SALT LAKE CITY -- Hundreds of members of Utah's polygamous communities marched to the Utah State Capitol against a bill they said targets them for prosecution.
"Families, not felons!" they chanted in the rain on Friday afternoon, waving signs and demanding lawmakers vote against House Bill 99, which reaffirms that bigamy is a felony. Polygamists take issue with it primarily over a portion of the proposed law that makes it illegal to cohabitate with multiple people and "purport" to be married.
"We're not going to go away. We will still live as we believe and we're not abusing people," said Marlene Hammon, a plural wife whose grandfather went to prison for polygamy. "We're not hurting anyone."
Among those who marched to the Capitol was reality TV polygamist Kody Brown and some of his wives.
"In Las Vegas, I can say 'This is my wife, this is my wife, this is my wife,'" Brown said in an interview with FOX 13. "In Utah, once I reach that it's an infraction of the law."
Brown and his wives, Meri, Janelle, Christine and Robyn, sued Utah over its historic ban on polygamy, arguing it violated their religious freedom and privacy rights. The family came under investigation after they began appearing on their reality TV show, "Sister Wives."
"We're safe in Nevada. It's essentially a beautiful exile," Brown said. "We're coming here so the plural families in Utah can survive and thrive."
In 2012, a federal judge struck down a portion of the state's ban, making it no longer a crime to "purport" to be married and cohabitate. The 10th Circuit Court of Appeals overturned it, ruling the Browns did not really face a threat of prosecution, and the U.S. Supreme Court last month declined to hear the Brown family's petition.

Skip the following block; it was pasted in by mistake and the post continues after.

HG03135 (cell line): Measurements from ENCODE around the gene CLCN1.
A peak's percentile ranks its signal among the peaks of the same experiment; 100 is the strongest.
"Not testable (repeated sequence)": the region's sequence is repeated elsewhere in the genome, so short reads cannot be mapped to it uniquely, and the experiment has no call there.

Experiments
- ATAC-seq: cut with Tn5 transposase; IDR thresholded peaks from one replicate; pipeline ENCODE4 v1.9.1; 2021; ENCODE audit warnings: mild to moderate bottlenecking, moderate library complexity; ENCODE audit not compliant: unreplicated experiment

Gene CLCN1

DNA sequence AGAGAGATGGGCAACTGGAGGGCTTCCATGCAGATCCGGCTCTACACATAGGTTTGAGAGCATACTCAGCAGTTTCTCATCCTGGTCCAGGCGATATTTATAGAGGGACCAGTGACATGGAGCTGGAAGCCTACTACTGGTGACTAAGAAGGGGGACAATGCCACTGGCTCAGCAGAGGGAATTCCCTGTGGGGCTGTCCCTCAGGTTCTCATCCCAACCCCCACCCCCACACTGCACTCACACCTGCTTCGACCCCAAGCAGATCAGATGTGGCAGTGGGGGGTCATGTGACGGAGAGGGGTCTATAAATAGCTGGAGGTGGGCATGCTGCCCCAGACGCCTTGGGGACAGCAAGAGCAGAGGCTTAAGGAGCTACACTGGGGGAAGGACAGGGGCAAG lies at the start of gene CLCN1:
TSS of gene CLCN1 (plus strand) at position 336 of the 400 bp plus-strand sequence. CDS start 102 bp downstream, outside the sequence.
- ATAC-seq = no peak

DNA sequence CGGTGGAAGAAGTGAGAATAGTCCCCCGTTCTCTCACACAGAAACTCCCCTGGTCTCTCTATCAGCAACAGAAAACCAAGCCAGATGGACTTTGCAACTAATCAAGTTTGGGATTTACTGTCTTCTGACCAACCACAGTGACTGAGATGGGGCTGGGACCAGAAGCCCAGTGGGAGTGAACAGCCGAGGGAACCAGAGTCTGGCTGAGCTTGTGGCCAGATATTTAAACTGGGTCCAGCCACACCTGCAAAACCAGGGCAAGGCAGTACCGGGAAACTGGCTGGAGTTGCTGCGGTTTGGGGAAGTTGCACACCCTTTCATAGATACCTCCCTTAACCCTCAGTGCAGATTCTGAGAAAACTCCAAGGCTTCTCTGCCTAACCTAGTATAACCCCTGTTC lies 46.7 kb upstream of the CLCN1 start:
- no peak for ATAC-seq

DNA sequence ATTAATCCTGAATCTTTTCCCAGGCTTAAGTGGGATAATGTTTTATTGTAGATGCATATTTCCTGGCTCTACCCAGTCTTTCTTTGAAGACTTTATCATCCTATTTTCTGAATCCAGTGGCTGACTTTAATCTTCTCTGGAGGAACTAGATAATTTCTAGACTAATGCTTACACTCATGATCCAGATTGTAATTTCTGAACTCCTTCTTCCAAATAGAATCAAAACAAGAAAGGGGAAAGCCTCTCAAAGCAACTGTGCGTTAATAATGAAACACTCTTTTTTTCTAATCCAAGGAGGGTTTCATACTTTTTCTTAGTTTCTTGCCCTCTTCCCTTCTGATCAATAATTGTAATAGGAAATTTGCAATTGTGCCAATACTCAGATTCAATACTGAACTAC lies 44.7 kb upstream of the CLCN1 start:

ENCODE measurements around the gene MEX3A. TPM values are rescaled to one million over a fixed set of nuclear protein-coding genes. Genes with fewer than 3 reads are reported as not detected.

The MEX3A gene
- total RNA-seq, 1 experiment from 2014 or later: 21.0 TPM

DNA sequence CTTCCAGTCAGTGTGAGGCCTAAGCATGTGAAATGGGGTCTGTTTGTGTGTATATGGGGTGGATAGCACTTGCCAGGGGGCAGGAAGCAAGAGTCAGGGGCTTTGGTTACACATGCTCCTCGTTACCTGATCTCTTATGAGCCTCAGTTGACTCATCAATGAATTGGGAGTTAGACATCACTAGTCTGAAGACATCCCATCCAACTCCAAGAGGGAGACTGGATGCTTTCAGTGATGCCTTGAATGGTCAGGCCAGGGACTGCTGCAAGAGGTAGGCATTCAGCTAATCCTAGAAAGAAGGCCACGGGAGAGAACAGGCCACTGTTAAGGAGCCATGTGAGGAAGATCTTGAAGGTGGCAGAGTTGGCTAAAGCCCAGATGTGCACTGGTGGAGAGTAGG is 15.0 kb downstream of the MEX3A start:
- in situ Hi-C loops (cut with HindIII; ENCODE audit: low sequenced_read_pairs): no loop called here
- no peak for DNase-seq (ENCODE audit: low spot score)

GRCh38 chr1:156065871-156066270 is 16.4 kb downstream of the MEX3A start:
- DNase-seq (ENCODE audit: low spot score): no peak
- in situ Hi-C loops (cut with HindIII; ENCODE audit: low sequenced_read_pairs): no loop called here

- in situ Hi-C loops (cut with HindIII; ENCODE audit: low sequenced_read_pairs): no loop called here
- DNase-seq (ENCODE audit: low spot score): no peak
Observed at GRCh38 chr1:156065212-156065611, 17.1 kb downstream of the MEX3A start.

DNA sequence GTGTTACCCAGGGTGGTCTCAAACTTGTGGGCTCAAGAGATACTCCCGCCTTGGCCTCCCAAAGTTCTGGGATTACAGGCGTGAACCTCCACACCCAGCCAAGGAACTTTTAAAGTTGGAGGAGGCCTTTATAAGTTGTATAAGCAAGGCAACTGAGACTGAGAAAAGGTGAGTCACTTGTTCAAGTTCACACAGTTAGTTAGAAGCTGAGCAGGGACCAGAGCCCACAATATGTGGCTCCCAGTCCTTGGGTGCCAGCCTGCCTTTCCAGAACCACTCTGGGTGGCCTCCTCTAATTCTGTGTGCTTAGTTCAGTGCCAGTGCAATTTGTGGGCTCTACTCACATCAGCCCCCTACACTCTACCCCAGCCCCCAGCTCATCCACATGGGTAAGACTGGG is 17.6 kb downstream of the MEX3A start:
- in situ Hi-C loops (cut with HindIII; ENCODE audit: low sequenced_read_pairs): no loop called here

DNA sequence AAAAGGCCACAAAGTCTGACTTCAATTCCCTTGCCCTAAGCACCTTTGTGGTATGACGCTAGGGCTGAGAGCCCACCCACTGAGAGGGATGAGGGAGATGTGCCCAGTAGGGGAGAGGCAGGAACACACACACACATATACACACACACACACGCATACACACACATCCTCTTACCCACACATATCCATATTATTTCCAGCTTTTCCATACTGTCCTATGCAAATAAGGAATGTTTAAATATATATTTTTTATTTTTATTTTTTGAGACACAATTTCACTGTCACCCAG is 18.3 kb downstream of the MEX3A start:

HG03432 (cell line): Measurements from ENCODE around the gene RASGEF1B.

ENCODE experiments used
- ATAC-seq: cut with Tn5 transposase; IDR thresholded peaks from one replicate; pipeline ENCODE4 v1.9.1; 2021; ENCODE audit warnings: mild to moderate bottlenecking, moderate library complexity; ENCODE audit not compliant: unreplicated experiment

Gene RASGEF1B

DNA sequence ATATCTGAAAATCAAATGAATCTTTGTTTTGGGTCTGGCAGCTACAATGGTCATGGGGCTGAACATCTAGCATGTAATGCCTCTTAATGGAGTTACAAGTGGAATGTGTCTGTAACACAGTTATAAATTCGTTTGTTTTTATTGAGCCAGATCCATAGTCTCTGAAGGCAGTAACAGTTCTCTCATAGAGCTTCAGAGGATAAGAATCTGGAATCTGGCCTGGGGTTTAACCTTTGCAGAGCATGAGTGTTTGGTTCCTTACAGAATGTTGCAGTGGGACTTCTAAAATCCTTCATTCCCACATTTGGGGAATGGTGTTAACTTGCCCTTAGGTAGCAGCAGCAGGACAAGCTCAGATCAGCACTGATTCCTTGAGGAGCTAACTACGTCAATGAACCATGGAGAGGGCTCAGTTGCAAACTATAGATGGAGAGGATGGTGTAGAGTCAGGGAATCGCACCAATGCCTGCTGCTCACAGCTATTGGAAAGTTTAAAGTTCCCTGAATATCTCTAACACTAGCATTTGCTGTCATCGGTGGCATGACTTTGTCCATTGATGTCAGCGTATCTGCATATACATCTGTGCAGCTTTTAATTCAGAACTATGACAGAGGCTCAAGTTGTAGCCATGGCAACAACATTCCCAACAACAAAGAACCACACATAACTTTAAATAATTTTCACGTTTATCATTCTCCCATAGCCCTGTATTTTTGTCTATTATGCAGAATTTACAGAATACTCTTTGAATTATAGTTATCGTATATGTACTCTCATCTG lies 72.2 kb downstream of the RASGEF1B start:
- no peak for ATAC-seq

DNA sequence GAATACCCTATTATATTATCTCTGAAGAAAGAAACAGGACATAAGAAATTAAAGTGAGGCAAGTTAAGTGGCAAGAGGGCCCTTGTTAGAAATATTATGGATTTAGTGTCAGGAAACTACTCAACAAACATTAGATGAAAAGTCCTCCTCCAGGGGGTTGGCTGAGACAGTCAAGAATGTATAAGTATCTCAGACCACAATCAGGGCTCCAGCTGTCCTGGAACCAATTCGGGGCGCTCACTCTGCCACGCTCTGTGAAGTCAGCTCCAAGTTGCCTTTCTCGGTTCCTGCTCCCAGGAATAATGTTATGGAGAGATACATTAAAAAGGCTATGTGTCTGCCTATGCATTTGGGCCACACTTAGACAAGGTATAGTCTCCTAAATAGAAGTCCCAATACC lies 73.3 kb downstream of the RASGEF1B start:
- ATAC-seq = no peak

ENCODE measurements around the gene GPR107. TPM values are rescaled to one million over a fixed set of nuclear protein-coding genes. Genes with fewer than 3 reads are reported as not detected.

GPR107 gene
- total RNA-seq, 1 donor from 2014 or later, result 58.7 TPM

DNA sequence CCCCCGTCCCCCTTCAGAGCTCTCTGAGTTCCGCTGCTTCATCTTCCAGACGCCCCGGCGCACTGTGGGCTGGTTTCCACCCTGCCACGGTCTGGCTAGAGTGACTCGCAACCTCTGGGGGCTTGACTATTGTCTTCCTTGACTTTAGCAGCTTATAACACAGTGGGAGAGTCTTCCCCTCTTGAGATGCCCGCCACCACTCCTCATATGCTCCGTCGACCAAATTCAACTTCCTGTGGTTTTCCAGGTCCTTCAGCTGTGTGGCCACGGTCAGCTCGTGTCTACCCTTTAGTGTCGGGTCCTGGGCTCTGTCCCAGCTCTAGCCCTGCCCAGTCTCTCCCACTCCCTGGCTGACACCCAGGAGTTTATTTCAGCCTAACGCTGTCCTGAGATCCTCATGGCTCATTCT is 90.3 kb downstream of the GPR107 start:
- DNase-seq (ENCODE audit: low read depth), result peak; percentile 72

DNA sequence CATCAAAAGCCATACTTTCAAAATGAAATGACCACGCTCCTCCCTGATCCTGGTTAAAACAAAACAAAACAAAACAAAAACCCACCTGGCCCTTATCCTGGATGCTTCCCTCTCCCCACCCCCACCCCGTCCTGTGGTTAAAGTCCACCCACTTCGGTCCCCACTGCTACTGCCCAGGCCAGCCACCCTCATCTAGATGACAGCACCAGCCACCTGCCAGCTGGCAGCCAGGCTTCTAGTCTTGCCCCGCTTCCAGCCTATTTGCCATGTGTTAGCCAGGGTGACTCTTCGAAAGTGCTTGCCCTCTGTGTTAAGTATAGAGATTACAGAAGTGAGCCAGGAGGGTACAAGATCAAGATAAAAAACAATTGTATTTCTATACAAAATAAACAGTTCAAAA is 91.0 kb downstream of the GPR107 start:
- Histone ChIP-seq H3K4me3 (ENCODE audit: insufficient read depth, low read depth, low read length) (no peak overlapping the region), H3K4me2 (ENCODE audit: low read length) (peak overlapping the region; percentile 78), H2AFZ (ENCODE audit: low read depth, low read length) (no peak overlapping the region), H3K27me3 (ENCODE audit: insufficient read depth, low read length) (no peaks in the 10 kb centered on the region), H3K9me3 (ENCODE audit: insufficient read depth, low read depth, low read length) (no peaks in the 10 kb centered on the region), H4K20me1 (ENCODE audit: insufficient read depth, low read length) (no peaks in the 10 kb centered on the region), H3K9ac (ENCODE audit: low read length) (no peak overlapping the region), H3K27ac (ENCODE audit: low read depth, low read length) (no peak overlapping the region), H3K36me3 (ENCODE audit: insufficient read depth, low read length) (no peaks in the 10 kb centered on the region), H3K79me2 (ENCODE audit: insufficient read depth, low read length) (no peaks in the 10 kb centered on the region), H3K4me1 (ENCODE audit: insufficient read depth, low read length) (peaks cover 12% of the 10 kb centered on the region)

HB99 sponsor Rep. Mike Noel, R-Kanab, said he is running the bill in part to avoid another legal challenge to the state's polygamy ban. At a news conference Friday, he was joined by women who said they had left abusive situations in polygamous homes.
"Most of the polygamists are not the innocent polygamists," said Jessica Christensen, an ex-member of the Kingston polygamous family. "We represent the true victims of polygamy."
They argued HB99 is necessary to help fight against abuse, fraud and child-bride marriages.
"There's too many proven harms of polygamy," said Kristyn Decker, the director of the Sound Choices Coalition.
As the opponents of HB99 marched to the Capitol steps, Rep. Noel and his supporters stood at the top of the steps watching. The bill passed out of a legislative committee last week after attempts to make bigamy a misdemeanor failed. It is expected to have a vote in the House next week.
At Friday's rally, polygamists who spoke decried the bill as "religious bigotry" targeting them. After rallying on the Capitol steps, they went inside to send notes to lawmakers and ask them to vote against HB99.
"Government loves power and so does religion," Brown told FOX 13.
When asked which religion he was referring to, he replied: "Do I need to say it? I think polygamy is a blight on the face of the Mormon church."
Brown spoke out against abuses within polygamy and specifically denounced Fundamentalist LDS Church leader Warren Jeffs. Brown said he believed that if the state of Utah wanted to combat abuses, it should decriminalize plural marriage.
"We see and know there is abuse in the polygamous community, but there is abuse in all communities," he said. "What happens is when you criminalize, essentially, consenting adults, you create a dark place, a petri dish to grow abuse."